Mayor calls for St George transport upgrade
St George needs an urgent upgrade in transport links with the rest of the island, including a daily orange route ferry service, the mayor of the town has said.
George Dowling III said public transport across the world operated at a loss, but better sea and road access for people was vital for St George’s future prosperity.
The orange route, connecting Dockyard and St George, was shutdown until the spring at the end of October – only days after it resumed service after repairs to a dock.
Mr Dowling told The Royal Gazette: “If it went back to a daily service it would be great.
“I know that the orange route and running that ferry, significantly, is cost-prohibitive from the Government perspective.
“But, public transportation, just about anywhere, it operates at a loss, any country in the world.
“I would like to think that having the orange route would bring more people in.
“I would love it if it was able to do that because then that just doubles the capacity for us and increases the likelihood that they will come to the town, have a good experience and spend more money in the town.”
The mayor called for other options to be considered if the orange route option was too costly.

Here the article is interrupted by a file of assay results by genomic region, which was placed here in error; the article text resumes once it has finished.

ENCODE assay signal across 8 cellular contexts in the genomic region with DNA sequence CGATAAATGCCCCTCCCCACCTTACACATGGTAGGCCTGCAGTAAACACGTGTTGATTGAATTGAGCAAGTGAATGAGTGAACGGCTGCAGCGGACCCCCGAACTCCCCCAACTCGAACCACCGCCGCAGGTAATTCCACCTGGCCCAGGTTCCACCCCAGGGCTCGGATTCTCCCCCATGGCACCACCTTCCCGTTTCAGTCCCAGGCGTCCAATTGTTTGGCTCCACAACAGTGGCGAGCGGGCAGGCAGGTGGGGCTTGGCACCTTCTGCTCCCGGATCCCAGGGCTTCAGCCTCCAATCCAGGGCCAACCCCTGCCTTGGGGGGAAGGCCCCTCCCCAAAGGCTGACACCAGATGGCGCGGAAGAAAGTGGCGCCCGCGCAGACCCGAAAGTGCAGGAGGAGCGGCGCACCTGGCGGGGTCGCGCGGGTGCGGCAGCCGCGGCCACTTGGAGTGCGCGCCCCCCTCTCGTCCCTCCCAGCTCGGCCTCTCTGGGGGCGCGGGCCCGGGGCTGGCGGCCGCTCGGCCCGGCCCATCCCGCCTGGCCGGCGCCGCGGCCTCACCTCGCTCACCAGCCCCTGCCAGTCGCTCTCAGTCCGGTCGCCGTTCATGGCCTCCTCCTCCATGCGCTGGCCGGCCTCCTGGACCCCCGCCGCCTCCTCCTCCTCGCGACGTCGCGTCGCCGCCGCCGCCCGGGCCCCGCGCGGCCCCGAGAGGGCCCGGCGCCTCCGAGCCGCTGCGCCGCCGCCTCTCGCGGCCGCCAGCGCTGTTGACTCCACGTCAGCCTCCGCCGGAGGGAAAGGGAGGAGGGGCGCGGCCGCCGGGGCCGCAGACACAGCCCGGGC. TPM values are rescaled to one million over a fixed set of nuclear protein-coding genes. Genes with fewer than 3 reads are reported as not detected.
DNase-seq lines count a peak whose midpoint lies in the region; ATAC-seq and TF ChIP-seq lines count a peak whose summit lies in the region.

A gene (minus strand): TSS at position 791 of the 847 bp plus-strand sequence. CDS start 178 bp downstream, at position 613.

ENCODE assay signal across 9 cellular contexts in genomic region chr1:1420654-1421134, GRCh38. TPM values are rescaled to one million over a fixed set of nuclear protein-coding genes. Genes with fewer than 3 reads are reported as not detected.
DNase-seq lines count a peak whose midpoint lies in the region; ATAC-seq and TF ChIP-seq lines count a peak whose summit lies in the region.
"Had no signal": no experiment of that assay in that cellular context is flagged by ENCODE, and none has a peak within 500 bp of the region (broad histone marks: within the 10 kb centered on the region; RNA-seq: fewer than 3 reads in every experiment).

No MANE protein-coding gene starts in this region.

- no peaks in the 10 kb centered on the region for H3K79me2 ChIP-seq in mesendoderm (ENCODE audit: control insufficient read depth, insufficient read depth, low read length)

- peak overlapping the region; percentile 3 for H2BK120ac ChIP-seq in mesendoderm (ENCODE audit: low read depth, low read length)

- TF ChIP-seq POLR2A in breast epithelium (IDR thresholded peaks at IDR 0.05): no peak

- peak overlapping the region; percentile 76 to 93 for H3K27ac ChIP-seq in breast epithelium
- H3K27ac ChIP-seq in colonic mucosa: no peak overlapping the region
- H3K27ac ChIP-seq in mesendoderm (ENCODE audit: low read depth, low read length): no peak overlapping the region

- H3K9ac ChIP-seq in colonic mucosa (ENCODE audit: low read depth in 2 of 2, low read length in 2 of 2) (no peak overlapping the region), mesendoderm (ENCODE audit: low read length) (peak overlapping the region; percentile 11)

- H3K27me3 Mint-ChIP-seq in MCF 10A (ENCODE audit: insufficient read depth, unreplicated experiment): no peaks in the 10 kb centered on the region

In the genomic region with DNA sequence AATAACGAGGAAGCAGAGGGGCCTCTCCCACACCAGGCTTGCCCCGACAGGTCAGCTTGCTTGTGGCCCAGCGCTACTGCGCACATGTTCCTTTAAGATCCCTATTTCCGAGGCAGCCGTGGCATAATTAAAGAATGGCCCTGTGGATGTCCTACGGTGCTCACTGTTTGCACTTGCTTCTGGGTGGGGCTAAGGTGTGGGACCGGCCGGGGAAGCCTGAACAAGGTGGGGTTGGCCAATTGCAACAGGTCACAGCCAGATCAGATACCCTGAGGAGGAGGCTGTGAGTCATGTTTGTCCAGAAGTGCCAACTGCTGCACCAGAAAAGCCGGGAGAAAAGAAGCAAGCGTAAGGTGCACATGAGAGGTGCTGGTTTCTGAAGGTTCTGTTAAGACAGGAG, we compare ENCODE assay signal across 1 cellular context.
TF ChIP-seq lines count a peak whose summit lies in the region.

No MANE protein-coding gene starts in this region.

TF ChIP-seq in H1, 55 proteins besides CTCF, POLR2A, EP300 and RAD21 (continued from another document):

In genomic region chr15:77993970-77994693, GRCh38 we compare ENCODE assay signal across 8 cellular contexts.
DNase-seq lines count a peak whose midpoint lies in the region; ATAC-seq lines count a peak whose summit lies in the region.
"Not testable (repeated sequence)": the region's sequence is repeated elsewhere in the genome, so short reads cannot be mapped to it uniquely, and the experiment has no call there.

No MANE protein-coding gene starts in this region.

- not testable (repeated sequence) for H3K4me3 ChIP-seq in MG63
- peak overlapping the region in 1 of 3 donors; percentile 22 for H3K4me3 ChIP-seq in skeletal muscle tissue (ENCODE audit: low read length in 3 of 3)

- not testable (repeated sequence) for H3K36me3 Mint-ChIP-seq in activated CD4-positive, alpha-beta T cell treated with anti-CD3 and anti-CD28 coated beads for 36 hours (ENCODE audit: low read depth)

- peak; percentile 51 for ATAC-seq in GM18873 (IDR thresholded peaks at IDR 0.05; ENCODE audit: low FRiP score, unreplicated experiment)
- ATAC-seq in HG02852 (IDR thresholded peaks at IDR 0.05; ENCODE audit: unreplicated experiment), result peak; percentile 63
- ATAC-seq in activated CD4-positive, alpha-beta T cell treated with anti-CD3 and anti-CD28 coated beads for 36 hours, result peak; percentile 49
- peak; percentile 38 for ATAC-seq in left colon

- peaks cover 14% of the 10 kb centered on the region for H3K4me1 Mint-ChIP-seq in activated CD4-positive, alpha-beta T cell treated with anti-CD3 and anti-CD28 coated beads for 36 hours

He said: “If it was not possible [to have a daily service], I would love it if the Ministry of Transport would work with others, other stake holders and bring an enhanced service, whether it’s putting more buses on.
“Because, before we used to have the orange route, I remember as a boy growing up we had all the Public Transportation Board buses – government buses – doing all the tours and bringing people into the town.
“So, I don’t see why that wouldn’t be able to be done.”
Mr Dowling also said that there was “a poor circulation of taxis“ available for people wishing to visit the historic town and original capital of Bermuda.
The orange route was suspended on August 8 because of concerns about the safe disembarkation for passengers and crew.
The move sparked a backlash from St George’s business owners who said it was another blow to the economy in the East End.
The announcement angered entrepreneurs who said the ferry service had lifted foot traffic in the town during the cruise ship season and questioned why the work could not be done in the off-season.